That most intangible, yet fundamental, of architectural elements – light – takes centre-stage across a number of recent beacon projects internationally.
Le Corbusier famously said that architecture was a game of ‘forms assembled in light’. The use of artificial lighting to enhance architectural form has grown increasingly popular in parallel with the rapid development of LED technologies. Four recent projects stand out for their innovative use of lighting; projects where lighting is used in a sophisticated way to enrich not just forms, but architectural concepts as well.
Zaha Hadid's Dongdaemun Design Plaza plays with light and shadow, turning LED lighting into a kind of paint on polished aluminium. The facades of this sinuous cultural complex in downtown Seoul are perforated in a way which animates the surface of the monolithic curves by providing glimpses of a backlit inner layer. The softly glowing effect that has been achieved is a testament to Hadid’s handling of sculptural form, here enhanced and almost ornamented by light itself, playing across her computer generated surfaces and offering a glimpse into a parametric future.
More conventional in its form, Philippe Chiambaretta’s Aeroville injects some much-needed style into the realm of airport business parks, adding a high-end shopping complex to the outskirts of Charles de Gaulle Airport in Paris. A ‘monogrammed’ façade, inspired by those of fashion outlets, is lit in such a way as to create an ephemeral, layered veil to the otherwise restrained modernist volumes. The delicacy of the lighting operation here is impressive: despite its regularity, the light plays across the two layers of glass and the fixtures in between to create a three dimensional, almost holographic effect, which adds a feeling of luxury to an otherwise functional complex.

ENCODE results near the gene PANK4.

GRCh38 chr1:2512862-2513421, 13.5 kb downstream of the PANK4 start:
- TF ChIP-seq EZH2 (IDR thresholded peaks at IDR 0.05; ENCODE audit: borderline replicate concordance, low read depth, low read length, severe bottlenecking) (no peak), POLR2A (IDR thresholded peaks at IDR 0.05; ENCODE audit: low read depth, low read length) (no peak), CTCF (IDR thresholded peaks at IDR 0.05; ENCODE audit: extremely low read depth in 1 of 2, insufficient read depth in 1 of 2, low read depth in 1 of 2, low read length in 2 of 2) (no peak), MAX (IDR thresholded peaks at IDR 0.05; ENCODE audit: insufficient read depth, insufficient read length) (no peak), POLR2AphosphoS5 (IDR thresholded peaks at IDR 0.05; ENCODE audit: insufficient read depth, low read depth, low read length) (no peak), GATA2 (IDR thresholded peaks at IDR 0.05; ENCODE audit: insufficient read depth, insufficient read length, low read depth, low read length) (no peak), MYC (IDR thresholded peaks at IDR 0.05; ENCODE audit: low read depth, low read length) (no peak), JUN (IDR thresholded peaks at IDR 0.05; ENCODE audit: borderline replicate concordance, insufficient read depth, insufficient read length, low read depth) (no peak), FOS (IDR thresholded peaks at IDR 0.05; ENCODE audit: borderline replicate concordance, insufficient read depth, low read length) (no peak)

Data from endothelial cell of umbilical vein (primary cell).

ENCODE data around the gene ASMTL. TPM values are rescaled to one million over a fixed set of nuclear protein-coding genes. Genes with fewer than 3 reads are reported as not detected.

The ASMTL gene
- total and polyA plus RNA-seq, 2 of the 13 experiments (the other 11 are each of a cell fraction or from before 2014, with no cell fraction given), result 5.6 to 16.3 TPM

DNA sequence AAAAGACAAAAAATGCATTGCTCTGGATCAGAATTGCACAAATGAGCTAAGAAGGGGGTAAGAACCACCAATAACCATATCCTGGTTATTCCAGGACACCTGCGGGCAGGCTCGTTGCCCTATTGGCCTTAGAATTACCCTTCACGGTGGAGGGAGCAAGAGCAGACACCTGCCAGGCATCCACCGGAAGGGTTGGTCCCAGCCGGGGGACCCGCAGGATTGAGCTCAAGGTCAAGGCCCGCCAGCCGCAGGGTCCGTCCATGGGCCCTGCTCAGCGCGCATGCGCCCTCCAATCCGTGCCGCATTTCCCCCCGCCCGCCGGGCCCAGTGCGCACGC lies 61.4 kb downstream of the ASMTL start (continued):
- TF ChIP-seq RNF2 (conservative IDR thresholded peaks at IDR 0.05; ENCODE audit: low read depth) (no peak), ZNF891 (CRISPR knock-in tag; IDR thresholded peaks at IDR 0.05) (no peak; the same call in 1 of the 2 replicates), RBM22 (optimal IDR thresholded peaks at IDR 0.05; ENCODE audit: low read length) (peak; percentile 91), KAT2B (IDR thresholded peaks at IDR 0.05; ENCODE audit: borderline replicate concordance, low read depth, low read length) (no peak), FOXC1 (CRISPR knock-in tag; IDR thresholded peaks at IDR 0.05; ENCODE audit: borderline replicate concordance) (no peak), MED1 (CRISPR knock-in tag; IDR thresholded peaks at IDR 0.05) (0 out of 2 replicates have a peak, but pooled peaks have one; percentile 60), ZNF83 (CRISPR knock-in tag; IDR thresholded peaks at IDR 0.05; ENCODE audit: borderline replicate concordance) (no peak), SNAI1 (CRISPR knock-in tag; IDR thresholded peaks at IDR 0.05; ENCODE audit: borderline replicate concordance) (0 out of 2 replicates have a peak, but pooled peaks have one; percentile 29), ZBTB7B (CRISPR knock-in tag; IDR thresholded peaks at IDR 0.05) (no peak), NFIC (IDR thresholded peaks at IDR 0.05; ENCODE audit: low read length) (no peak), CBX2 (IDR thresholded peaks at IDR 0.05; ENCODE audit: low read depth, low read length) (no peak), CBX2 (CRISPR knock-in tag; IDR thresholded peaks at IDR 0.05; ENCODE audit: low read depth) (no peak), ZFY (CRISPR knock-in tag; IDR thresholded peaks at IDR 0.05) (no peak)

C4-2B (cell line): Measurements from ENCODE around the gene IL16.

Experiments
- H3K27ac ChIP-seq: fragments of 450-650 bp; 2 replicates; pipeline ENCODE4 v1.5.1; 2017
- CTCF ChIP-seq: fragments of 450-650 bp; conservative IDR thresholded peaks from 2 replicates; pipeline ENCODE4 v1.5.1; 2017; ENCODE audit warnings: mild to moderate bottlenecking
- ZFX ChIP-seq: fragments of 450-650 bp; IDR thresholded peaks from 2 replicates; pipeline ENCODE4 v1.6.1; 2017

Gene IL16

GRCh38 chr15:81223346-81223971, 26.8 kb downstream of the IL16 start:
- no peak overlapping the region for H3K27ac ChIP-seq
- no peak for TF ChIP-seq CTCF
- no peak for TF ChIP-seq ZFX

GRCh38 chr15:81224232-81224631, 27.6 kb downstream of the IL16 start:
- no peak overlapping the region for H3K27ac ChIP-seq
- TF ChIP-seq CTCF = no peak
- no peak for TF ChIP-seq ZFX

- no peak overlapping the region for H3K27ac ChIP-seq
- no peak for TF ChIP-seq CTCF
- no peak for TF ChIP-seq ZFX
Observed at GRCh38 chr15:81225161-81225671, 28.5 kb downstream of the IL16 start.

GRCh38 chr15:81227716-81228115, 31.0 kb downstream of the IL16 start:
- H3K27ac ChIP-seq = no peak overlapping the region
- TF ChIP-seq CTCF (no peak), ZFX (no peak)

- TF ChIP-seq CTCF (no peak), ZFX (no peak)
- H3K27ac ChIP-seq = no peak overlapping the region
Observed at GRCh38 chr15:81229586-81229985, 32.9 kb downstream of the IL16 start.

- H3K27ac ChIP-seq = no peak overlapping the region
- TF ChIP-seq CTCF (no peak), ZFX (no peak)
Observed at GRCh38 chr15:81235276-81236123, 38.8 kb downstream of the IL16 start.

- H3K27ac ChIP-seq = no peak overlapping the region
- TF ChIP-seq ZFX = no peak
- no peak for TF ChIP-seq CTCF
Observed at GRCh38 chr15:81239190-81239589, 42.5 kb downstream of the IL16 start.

Much more modest in scale, BIG’s Gammel Hellerup Gymnasium in Denmark is a restrained, almost hidden building, which uses signature lighting installations to enhance its childlike simplicity. A timber covered ‘mound’ hides a partially underground multipurpose gathering and sports hall. On this gently curving dome, which occupies the central courtyard of an existing school, groups of small metal chairs, stools and benches punctuate the smooth timber surface of the sloping ground. Each stool contains a cleverly concealed down lighter, and the seats form natural gathering points for the school’s children. These playfully scattered pieces of furniture create a highly stylised, minimalist playground made of elegant white enamel, which is highlighted by the integrated lighting in an almost graphical way.
Also in Denmark, The Roskilde Waste to Energy Plant, designed by Dutch architect Erick van Egeraat, is a feat of modern technology. Recycling waste to create sustainable energy, this beacon for the town of Roskilde provides a symbolic, as well as technical function, due to its height and visibility. Erick van Egeraat’s ingenious solution is a perforated façade, which allows a multitude of different colours to show through laser cut holes of varying sizes. The building’s façade becomes a highly contemporary, almost pixelated, screen at night, which can be animated with colours and patterns. In a country where sustainability is taken extremely seriously, this secular glowing spire offers an iconic twist to the city’s skyline, and a contemporary take on stained glass windows.
Each of these projects demonstrates a unique way of using lighting to enhance architectural form: the softly glowing futurism of Dongdaemun Design Plaza; Aeroville’s exquisite, jewel box like façade; the playful graphical installations at Gammel Hellerup; and the prominent, symbolic tower of the Waste to Energy plant. Regardless of scale, context, or function, artificial lighting has enormous contributions to make to the feeling of a building.